Botox and Sunshine
As we approach the end of summer and the beginning of shorter fall days, many of us find ourselves taking every opportunity to get outside and soak up as many of those last rays of the summer sun as possible. Whether you are heading out to soak up the last of summer, or are noticing the effects of a summer full of a little too much sun, let’s find a spot in the shade and talk for a minute about the real effects of the sun on your skin health, and what to do if you are already guilty of a little overexposure.
Add antioxidants into your diet and on your skin. Old, damaged skin cells are more quickly replaced with new, healthy ones.
Keep your skin hydrated! Drink plenty of water and keep your skin moisturized.
Exfoliate regularly to help clear off the layers of dead skin cells and promote speedier rejuvenation of the healthy skin cells underneath.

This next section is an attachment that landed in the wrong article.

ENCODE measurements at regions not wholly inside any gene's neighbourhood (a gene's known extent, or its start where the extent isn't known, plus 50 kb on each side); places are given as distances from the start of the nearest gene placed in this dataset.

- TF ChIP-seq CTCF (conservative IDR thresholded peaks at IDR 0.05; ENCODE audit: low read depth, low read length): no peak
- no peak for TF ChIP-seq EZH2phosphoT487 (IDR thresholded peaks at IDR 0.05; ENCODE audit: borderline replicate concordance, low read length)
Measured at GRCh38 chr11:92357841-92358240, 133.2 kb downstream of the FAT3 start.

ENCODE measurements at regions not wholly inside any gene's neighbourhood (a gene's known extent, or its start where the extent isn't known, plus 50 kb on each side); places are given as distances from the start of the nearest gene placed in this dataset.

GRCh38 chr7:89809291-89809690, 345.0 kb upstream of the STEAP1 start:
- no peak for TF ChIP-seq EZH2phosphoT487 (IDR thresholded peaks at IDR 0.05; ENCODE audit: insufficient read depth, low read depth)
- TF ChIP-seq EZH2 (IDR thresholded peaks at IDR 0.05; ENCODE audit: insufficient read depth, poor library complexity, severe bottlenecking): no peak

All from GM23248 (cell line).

Lastly, apply sunscreen daily! This is key when it comes to protecting a fair complexion and making sure skin stays healthy and glowing.
Sun exposure ages the skin, but it does not interfere with Botox treatments. Prolonged exposure to the sun’s ultraviolet (UV) rays causes elastin fibers in the skin to break down. When this happens, the skin sags and stretches. The skin also becomes more susceptible to bruising and tearing and requires additional time to heal. Therefore, people should avoid spending too much time in the sun to reduce the risk of wrinkles, sunspots and other visible signs of aging in the face.
Botox temporarily smooths fine lines, wrinkles and furrows caused by excessive muscle movements. For Botox patients, there are many quick, easy ways to manage sun exposure following treatment. These include:
Stay out of the sun as much as possible. Limit sun exposure to let the skin heal properly.
Wear a high SPF sunscreen. UVA and UVB sun rays cause skin damage and sunburns. As such, use sunscreen with a sun protection factor (SPF) of at least 30.
Use a topical antioxidant. Use a topical antioxidant to combat free radicals that cause facial wrinkles, lines and volume loss.